I'm not old enough to remember Vietnam, and I don't know anyone who was there so my knowledge of it is limited, but I do know that there was enough dissent with the war to spark huge protests, some of which turned into riots, and that the Vietnam war had casualties over here as well as over there. I know that when we finally got out of there, our soldiers who had worked so hard to do what they had been trained to do, who had followed orders and been traumatized by the horrors of war, received a less than warm welcome from many people, because of the rogue actions of a few and because of policy decisions they had nothing to do with.
I think our country is smarter now. I think we've grown and learned from that experience. I think that we are smart enough to support our troops without agreeing with the reason why they've been placed in harm's way. I think we've learned the ability to disagree with the war itself without directing that feeling at the soldiers who are fighting it. I mean, these are young kids who have been brainwashed, in a way, or at least programmed, by their government, by our government. One cannot blame them for following orders, indeed one should hope that's exactly what they would do, and I feel glad that we as a country seem to be able to make that distinction now.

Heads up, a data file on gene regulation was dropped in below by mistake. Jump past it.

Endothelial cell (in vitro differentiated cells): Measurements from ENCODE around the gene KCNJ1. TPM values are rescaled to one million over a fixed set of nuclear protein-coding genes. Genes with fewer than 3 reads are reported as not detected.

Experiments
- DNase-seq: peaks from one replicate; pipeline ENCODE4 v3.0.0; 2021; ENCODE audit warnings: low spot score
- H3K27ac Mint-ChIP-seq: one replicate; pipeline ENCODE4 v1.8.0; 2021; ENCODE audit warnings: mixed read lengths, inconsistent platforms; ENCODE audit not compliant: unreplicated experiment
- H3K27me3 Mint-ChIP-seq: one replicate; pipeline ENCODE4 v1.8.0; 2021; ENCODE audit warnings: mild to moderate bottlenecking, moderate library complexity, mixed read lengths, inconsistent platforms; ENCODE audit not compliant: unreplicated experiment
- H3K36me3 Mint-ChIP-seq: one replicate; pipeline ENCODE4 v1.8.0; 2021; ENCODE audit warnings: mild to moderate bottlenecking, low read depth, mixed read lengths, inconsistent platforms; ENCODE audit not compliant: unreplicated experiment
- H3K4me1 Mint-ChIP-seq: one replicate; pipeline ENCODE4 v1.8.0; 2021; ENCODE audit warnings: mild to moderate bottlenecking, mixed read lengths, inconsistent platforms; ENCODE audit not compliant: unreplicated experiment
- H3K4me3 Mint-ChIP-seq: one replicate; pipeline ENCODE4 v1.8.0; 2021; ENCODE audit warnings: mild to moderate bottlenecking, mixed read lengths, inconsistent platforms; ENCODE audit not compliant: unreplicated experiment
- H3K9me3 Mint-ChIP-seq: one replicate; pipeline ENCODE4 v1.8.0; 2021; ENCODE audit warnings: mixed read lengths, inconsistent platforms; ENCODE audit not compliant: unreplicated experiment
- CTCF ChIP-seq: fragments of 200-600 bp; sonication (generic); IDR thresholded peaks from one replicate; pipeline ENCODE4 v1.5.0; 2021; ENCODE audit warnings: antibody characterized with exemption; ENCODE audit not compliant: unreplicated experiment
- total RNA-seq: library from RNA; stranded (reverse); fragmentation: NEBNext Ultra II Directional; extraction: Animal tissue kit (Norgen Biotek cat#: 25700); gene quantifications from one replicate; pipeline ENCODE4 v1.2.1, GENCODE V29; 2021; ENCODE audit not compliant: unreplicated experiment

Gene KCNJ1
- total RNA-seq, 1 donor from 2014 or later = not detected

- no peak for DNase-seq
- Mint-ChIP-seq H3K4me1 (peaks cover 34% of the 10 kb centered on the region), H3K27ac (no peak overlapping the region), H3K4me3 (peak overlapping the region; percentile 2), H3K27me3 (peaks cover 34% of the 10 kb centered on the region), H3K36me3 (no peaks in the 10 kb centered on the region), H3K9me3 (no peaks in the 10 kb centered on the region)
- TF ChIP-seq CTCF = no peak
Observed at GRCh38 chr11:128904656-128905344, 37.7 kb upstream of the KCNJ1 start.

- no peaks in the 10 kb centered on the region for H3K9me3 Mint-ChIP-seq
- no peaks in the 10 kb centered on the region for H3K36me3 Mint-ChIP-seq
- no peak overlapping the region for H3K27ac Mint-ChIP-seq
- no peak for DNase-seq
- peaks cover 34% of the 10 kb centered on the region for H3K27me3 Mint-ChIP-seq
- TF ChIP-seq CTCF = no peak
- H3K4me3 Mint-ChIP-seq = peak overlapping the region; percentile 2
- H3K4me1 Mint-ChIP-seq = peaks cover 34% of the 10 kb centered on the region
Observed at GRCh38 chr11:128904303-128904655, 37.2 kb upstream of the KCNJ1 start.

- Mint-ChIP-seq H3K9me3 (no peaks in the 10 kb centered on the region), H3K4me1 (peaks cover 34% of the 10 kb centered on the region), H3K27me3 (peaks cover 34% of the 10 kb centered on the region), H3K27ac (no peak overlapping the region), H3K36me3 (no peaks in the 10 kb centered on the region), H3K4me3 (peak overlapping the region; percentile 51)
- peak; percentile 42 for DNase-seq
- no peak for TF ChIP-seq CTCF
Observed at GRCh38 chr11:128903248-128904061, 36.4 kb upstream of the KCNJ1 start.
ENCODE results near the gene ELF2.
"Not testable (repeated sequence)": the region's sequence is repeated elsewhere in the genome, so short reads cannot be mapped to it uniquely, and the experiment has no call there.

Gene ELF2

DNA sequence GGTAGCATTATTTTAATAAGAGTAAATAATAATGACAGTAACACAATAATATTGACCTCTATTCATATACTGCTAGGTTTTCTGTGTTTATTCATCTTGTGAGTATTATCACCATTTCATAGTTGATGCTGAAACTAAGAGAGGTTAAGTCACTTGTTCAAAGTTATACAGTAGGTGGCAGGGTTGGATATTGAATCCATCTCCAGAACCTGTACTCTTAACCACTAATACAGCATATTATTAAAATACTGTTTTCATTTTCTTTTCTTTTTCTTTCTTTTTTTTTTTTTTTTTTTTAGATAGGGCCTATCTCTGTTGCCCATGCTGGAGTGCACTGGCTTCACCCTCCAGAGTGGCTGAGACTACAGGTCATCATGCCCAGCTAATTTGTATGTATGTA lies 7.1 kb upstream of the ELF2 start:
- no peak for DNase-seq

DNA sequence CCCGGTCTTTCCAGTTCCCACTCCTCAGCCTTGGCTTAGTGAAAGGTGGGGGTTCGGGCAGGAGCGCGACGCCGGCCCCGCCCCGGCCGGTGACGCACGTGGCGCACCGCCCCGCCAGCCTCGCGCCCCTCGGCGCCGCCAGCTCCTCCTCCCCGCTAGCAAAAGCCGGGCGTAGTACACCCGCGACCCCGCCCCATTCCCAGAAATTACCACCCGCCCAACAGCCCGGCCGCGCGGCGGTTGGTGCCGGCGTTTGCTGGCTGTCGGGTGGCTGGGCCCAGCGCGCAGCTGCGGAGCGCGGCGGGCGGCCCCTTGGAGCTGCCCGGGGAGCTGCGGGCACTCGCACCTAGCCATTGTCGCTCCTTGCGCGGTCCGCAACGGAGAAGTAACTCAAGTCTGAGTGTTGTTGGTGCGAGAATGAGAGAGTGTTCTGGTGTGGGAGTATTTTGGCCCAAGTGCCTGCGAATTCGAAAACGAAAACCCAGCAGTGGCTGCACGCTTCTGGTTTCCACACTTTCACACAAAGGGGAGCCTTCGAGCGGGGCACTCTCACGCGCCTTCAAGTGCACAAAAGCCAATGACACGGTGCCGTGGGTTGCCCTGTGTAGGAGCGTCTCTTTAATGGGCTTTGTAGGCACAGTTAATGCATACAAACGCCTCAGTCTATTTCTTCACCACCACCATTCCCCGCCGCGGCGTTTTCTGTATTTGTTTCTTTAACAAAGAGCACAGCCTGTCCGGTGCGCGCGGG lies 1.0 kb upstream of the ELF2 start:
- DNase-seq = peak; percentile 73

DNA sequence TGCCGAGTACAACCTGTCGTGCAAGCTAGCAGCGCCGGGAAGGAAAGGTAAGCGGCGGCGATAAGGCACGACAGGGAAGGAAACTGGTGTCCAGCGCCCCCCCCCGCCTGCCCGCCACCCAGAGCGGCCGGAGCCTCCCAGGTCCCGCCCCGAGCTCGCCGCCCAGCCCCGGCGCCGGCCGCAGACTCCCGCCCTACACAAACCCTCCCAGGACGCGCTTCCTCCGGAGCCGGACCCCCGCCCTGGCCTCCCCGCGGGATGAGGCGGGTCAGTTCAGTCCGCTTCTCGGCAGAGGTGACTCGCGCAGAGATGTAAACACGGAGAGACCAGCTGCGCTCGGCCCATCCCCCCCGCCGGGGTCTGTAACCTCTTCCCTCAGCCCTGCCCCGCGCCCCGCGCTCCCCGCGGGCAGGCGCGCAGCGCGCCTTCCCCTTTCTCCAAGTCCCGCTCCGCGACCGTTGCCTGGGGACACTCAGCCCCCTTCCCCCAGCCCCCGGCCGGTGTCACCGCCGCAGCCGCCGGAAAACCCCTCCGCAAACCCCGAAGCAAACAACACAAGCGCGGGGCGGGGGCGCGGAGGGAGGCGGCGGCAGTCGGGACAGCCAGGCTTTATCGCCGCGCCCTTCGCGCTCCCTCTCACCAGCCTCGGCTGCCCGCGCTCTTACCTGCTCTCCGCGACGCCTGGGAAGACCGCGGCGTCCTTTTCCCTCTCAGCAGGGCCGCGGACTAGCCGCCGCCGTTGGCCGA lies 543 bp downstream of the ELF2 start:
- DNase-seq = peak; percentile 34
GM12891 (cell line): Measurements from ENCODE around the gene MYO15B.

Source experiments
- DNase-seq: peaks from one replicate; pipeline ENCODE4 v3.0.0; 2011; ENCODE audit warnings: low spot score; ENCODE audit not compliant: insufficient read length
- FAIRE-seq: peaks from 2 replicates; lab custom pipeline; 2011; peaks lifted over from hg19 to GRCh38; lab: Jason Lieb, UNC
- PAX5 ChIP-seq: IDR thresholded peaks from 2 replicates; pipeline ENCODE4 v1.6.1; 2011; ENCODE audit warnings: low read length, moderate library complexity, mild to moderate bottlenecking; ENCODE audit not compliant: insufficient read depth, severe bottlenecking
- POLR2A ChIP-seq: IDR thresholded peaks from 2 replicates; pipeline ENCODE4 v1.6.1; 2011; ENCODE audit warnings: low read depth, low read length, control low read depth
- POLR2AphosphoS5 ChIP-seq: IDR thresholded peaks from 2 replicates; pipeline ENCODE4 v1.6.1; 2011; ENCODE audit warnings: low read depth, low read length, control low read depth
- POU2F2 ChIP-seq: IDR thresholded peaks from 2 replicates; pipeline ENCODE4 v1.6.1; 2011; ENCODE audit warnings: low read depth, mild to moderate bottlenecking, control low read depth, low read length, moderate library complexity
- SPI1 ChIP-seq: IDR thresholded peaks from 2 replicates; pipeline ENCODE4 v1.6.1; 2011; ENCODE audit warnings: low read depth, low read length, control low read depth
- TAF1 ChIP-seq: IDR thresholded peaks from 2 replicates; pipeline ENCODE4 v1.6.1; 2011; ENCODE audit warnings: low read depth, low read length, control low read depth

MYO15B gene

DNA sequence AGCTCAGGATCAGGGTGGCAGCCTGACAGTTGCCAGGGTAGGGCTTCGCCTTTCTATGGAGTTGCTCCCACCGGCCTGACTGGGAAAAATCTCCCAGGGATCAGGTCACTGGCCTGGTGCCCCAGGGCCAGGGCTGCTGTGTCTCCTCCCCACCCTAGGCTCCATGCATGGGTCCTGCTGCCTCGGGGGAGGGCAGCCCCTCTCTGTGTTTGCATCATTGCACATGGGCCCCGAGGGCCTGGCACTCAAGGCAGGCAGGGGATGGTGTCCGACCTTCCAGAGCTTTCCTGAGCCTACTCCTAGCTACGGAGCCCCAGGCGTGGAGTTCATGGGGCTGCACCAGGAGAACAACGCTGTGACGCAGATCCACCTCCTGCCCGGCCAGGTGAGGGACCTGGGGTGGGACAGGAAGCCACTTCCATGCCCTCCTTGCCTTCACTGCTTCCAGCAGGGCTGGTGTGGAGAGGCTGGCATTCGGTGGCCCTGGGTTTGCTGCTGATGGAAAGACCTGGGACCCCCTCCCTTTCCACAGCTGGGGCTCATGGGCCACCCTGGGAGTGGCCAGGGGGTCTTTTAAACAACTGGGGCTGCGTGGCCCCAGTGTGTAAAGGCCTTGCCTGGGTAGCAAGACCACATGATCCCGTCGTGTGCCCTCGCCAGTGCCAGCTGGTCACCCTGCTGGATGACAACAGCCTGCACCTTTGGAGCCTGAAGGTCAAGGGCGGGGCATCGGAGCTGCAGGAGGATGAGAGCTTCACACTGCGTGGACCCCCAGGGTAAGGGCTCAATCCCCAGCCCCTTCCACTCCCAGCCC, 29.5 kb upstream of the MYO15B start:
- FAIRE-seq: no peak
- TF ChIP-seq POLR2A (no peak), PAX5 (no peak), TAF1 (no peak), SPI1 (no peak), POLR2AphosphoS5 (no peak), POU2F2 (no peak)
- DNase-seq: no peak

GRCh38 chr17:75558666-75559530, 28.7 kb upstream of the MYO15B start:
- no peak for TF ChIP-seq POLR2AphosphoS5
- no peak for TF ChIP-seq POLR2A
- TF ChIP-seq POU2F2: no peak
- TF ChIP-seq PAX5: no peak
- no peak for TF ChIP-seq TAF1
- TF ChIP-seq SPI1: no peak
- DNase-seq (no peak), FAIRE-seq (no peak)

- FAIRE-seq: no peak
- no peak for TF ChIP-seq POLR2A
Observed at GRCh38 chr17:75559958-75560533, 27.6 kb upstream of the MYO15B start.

I think it's important to let our troops know that even if we don't want them there, even if they themselves disagree with why they are there, that we still love and support them. It's easy to lump them into a nameless, faceless category called 'the mililtary' while they are fighting overseas, but when they come home and distribute themselves across our country, they are our parents, our siblings, our spouses, our neighbors and our friends, and they deserve to know that even though we may not support them as the long arm of a misguided Imperialist being advised by a trigger-happy Secretary of Defense, we do support them as the people who make up our community and our country, as the people we know and love.